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Coping with a TBI

Everything changed in a flash while you were out for your daily walk. A driver lost control of his car, jumped the curb and hit you as you walked down the sidewalk. You spent weeks in the hospital recovering from shattered bones. While those will continue to heal over time, there is another long-term injury that you have to deal with. The impact from your heading hitting the concrete caused a traumatic brain injury (TBI).

You are now facing months, if not years, of rehabilitation. Furthermore, you have no idea when you will be able to return to work, if ever. In an instant, you went from a healthy and active 35-year-old to someone that has to learn how to walk all over again. Medical bills are piling up and you have run out of paid sick leave for the year. Now you are wondering how you will handle the mounting expenses while at the same time trying to put your life back together.

Fortunately, as an accident victim, you have rights and options. You should not have to pay the financial costs of another person's reckless and negligent driving. A local California personal injury attorney can help you file a claim so that you get the compensation you deserve.

While you are on the road to recovery, it is important to have coping methods so that you can better deal with your injury. Read further for tips on coping with your TBI and the complications that might affect your everyday activities.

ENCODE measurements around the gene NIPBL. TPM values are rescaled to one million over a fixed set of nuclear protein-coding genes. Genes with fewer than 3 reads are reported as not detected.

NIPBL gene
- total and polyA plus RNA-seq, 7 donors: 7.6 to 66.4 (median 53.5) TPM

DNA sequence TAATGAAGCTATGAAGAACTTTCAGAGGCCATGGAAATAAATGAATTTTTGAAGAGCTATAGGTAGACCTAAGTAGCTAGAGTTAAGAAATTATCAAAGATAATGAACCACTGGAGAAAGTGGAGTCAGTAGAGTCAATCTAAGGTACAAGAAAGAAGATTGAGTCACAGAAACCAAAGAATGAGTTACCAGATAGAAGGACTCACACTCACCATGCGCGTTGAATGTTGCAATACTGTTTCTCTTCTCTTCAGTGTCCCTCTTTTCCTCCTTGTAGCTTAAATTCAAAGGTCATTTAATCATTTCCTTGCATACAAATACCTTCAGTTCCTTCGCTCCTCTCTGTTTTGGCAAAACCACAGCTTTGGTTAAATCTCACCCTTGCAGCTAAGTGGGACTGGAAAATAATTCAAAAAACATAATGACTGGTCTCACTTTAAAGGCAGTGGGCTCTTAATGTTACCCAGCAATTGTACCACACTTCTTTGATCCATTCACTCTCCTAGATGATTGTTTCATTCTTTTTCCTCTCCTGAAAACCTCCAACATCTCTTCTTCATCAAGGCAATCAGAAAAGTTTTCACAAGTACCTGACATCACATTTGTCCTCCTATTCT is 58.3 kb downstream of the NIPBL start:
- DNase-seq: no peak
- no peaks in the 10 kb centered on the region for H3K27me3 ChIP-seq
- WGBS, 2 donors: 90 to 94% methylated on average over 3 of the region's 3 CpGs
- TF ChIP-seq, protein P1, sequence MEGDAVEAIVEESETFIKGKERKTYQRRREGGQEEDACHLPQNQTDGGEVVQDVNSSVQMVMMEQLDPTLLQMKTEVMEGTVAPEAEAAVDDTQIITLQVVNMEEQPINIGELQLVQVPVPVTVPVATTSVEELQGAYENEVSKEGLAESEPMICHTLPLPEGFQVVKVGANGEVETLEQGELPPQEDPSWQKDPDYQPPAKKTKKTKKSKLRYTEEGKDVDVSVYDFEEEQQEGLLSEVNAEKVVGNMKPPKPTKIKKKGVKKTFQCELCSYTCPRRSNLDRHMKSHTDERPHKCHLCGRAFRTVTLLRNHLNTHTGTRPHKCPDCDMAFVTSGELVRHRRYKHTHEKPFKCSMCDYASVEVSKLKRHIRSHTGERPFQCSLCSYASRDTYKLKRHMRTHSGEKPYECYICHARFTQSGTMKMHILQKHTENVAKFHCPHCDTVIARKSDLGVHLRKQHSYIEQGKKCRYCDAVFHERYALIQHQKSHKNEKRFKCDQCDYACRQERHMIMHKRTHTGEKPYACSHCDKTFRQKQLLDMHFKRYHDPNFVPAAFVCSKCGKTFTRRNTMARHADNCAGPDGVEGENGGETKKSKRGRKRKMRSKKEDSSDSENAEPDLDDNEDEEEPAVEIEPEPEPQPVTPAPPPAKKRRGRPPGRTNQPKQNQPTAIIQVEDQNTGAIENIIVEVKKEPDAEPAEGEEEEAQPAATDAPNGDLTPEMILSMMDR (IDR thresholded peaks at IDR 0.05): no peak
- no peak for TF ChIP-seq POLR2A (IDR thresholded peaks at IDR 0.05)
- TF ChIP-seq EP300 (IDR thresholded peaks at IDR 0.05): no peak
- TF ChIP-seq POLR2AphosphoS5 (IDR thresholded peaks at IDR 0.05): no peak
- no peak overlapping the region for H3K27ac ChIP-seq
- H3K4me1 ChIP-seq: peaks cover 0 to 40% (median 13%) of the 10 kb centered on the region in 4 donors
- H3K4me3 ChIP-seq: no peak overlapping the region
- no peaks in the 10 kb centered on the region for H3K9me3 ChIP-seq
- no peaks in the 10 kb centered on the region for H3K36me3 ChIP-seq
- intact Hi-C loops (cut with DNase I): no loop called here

Find a support group

Talking about issues related to your accident with a group of people dealing with the same or similar situations can be very helpful. Not only can you learn new coping strategies, but it is also a great source of emotional support. Your doctor of physical therapist should be able to recommend a support group in your area.

Write it down

TBIs usually result in short-term and long-term memory problems. If you are having issues remembering people's names, important events, or even daily tasks, write them down in a journal or log book.

Stick to a routine

Having a consistent schedule will help you to remember daily tasks and avoid confusion. Keep items in designated places and consider labeling cabinets and drawers until your memory improves. Also, keep to the same routes when going to the grocery store or other destinations that you visit frequently. This will keep you from getting lost or turned around too easily.

Take a break

Once you start working again, gradually ease yourself back into it. Speak with your boss about the need to take breaks throughout the day so that you do not overdo it. Also, explain to your employer that you will need more time to complete assignments and that you will have to break down tasks into smaller steps.

Keep distractions down

Try to limit distractions as much as possible while you are working on improving your concentration. You may need to turn the radio or television off while you are completing tasks.

Don't multitask

To work on staying focused, only tackle one task at a time. Multitasking too soon could cause you to become confused and too distracted to complete a task or project.

Traumatic brain injuries can have life-changing consequences. If you have been the victim of a catastrophic accident, it is important to know your options. Reach out to Los Angeles attorney today with personal injury experience to have your case reviewed so that you can receive the compensation you deserve.

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